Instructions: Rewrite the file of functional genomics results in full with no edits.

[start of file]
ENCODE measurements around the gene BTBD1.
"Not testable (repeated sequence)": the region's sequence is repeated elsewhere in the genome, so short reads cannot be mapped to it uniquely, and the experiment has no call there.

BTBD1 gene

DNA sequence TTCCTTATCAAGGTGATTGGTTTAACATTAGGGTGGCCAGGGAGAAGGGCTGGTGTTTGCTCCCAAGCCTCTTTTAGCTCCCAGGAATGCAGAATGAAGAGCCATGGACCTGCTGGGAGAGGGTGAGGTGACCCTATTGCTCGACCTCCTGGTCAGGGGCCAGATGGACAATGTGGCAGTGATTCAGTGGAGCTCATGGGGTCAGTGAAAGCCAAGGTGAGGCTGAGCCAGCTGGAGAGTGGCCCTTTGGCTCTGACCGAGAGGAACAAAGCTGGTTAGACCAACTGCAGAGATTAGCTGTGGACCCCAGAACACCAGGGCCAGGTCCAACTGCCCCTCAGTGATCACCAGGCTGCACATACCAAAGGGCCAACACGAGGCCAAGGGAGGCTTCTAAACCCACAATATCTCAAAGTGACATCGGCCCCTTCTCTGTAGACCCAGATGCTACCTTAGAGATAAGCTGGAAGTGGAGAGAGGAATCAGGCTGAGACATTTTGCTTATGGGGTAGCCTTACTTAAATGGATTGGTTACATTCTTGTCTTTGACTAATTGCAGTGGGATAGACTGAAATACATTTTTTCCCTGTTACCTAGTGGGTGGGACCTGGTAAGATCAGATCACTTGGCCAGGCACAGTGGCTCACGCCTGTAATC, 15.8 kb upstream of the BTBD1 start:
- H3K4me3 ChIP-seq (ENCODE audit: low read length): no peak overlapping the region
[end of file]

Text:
ENCODE measurements around the gene BTBD1.
"Not testable (repeated sequence)": the region's sequence is repeated elsewhere in the genome, so short reads cannot be mapped to it uniquely, and the experiment has no call there.

BTBD1 gene

DNA sequence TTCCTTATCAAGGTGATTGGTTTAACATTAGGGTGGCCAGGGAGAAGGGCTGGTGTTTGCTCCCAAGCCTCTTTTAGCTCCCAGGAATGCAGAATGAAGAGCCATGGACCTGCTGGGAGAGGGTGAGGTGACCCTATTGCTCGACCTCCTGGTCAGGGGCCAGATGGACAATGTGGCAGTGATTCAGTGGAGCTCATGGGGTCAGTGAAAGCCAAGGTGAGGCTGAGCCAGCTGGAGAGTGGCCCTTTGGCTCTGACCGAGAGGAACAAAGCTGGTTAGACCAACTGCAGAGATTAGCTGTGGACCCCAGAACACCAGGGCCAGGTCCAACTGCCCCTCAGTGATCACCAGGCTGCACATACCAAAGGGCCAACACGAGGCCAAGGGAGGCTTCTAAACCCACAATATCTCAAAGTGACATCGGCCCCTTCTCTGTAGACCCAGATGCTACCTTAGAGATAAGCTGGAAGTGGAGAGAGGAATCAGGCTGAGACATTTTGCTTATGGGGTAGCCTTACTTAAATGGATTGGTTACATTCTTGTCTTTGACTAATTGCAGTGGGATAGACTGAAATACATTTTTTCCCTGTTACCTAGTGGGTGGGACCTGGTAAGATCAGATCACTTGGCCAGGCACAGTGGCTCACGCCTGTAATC, 15.8 kb upstream of the BTBD1 start:
- H3K4me3 ChIP-seq (ENCODE audit: low read length): no peak overlapping the region